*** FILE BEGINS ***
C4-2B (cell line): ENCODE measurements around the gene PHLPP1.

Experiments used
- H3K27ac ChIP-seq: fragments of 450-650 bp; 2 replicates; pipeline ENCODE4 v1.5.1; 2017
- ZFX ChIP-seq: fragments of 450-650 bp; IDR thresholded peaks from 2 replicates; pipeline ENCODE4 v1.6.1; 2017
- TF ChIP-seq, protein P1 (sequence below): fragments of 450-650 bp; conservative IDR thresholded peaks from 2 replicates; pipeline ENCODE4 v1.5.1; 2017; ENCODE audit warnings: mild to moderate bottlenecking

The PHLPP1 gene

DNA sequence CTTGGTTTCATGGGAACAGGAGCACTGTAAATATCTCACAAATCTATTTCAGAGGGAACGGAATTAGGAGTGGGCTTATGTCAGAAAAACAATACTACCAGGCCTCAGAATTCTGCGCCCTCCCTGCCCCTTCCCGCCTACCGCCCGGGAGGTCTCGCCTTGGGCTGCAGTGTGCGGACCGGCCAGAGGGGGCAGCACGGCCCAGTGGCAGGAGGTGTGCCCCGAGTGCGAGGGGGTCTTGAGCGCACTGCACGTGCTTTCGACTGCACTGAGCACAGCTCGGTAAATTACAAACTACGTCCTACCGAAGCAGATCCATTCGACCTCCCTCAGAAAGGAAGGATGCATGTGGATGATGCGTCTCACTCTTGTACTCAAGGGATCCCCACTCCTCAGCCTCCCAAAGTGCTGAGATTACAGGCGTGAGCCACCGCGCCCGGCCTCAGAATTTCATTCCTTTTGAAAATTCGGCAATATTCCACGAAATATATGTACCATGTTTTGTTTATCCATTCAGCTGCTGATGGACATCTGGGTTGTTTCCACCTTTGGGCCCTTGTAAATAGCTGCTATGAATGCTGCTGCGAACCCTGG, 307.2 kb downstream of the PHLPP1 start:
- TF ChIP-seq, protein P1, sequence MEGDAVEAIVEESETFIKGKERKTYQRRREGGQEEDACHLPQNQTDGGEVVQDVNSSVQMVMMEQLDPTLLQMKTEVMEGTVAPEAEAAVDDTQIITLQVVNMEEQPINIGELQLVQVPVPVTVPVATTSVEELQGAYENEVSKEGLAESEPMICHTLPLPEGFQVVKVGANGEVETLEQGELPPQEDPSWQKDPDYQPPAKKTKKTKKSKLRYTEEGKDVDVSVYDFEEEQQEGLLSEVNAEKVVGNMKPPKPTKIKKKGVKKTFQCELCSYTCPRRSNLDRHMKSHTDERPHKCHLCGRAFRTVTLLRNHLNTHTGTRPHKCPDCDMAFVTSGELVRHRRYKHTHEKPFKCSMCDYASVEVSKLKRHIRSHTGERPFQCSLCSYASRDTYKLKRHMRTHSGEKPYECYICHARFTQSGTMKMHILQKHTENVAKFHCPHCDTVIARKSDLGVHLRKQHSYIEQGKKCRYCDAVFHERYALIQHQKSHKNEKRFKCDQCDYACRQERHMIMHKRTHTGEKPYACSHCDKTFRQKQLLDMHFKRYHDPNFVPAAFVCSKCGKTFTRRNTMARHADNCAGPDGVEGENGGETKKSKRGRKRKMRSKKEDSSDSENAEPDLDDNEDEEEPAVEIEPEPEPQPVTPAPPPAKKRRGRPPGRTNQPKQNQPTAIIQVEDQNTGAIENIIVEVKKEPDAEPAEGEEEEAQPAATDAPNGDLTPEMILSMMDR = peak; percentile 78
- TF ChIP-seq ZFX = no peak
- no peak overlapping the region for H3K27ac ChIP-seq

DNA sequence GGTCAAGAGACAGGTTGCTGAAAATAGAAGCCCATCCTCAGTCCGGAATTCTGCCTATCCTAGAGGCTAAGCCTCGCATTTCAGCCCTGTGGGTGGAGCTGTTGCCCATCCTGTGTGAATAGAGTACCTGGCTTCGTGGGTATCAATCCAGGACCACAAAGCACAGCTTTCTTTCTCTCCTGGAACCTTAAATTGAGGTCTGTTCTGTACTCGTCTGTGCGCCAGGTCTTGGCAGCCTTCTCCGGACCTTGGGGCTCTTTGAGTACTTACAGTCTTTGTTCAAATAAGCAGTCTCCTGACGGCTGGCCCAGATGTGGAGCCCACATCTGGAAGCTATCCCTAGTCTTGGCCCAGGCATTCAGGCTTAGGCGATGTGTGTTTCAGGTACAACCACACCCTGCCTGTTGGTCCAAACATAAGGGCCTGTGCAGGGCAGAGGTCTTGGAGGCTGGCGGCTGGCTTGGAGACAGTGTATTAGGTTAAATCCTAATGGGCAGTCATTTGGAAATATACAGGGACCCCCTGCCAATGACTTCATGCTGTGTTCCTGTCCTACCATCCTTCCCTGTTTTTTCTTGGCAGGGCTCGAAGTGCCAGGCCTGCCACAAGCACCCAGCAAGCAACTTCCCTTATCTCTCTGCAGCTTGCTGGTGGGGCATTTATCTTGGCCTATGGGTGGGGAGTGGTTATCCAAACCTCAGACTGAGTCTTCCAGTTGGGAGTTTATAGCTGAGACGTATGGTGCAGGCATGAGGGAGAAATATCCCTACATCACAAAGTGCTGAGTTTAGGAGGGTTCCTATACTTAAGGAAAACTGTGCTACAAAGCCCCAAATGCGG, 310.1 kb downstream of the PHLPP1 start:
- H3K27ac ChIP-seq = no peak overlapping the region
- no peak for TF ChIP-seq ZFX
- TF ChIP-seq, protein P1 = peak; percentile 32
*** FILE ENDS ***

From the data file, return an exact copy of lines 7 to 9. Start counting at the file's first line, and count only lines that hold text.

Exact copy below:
DNA sequence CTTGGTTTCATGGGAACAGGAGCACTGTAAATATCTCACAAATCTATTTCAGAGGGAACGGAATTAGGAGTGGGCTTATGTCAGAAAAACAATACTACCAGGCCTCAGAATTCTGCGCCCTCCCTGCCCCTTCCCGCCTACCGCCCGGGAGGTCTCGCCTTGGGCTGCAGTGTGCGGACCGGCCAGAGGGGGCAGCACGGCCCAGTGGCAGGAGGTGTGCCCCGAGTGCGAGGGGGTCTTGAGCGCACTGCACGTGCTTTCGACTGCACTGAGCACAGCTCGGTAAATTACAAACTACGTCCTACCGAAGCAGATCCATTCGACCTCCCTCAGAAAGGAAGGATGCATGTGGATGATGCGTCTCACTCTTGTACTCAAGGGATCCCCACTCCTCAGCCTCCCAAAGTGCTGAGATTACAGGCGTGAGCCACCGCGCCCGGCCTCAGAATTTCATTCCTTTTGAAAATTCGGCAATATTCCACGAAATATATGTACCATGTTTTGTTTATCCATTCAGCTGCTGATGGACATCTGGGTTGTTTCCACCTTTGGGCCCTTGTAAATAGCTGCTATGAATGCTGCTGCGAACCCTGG, 307.2 kb downstream of the PHLPP1 start:
- TF ChIP-seq, protein P1, sequence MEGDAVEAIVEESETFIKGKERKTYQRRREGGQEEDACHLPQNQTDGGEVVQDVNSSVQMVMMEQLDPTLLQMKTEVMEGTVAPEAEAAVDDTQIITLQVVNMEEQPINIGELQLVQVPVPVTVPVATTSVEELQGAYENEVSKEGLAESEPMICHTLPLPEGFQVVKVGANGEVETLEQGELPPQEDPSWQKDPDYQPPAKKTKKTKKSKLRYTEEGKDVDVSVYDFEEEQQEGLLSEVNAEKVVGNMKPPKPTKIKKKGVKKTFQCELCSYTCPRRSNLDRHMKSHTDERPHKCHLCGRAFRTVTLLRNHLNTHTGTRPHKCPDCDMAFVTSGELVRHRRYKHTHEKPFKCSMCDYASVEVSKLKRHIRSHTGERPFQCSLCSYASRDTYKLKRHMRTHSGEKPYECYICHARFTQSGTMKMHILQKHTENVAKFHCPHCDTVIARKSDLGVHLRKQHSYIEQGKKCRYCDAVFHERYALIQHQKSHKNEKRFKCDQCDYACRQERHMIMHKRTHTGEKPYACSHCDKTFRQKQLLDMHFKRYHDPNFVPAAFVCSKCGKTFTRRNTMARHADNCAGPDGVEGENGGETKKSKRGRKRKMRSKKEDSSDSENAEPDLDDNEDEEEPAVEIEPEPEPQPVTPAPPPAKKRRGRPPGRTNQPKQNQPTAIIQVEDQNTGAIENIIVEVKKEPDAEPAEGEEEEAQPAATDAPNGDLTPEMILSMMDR = peak; percentile 78
- TF ChIP-seq ZFX = no peak